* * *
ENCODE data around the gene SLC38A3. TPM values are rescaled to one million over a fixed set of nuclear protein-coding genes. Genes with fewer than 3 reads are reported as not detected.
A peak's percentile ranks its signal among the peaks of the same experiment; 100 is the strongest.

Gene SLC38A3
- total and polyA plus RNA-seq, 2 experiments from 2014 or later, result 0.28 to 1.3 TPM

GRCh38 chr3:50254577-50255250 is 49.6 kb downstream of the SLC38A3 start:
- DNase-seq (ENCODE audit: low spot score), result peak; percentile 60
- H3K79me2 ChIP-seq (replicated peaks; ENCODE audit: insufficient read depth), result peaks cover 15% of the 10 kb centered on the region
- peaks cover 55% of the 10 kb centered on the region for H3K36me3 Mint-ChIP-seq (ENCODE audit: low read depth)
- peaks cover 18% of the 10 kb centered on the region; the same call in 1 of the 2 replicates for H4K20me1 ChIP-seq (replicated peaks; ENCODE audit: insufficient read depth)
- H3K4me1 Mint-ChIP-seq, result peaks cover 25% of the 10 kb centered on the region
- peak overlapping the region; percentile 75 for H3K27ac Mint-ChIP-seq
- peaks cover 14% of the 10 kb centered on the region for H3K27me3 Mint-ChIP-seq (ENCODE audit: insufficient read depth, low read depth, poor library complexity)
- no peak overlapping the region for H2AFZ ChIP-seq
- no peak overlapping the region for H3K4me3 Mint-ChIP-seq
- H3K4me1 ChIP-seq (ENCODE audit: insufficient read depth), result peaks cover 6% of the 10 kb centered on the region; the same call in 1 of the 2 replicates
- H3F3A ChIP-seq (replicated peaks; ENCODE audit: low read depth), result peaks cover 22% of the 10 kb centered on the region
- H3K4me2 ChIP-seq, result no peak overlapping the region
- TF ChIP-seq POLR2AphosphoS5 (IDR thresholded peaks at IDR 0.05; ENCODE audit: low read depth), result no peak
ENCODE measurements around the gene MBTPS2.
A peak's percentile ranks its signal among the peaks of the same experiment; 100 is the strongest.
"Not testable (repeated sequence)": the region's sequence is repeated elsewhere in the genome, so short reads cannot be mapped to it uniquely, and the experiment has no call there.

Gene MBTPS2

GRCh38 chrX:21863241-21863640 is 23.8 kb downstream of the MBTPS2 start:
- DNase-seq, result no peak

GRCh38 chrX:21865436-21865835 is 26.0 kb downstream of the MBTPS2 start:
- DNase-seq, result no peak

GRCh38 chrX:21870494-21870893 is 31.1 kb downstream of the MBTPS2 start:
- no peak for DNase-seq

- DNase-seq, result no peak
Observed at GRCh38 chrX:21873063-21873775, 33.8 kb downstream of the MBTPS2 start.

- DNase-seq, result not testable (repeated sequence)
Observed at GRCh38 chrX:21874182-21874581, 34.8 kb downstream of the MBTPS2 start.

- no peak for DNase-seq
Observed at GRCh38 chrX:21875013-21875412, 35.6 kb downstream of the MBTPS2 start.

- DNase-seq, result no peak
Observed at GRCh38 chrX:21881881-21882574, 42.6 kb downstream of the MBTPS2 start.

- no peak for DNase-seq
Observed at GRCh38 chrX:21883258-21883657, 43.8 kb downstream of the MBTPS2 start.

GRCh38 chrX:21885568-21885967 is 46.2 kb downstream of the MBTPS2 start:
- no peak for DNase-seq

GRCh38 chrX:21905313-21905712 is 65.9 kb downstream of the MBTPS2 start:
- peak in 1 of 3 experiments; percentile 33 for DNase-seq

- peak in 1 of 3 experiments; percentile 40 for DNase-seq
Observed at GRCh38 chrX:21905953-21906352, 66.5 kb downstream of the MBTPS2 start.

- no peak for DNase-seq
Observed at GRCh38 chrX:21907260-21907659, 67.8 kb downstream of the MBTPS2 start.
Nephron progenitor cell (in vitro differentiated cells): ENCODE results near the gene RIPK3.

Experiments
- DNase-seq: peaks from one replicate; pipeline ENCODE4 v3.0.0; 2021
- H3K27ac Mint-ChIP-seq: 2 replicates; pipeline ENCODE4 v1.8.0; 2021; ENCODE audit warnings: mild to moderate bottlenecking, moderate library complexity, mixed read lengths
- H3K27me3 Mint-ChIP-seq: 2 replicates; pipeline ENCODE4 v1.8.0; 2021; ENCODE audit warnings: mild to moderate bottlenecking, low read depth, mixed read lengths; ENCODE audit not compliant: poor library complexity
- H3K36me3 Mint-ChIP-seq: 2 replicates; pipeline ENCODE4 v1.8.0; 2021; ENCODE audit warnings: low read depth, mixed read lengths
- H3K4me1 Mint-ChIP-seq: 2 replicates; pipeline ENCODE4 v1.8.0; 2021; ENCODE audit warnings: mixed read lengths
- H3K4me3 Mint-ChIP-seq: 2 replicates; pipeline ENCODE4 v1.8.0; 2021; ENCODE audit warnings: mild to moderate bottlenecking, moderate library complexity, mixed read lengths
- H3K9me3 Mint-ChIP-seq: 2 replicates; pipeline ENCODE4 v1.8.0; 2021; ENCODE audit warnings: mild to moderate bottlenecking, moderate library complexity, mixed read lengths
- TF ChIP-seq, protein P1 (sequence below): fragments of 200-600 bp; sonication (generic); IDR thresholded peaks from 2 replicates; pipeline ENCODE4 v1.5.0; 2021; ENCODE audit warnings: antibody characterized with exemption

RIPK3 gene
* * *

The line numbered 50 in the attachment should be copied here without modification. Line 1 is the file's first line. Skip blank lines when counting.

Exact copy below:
- H3K27ac Mint-ChIP-seq: 2 replicates; pipeline ENCODE4 v1.8.0; 2021; ENCODE audit warnings: mild to moderate bottlenecking, moderate library complexity, mixed read lengths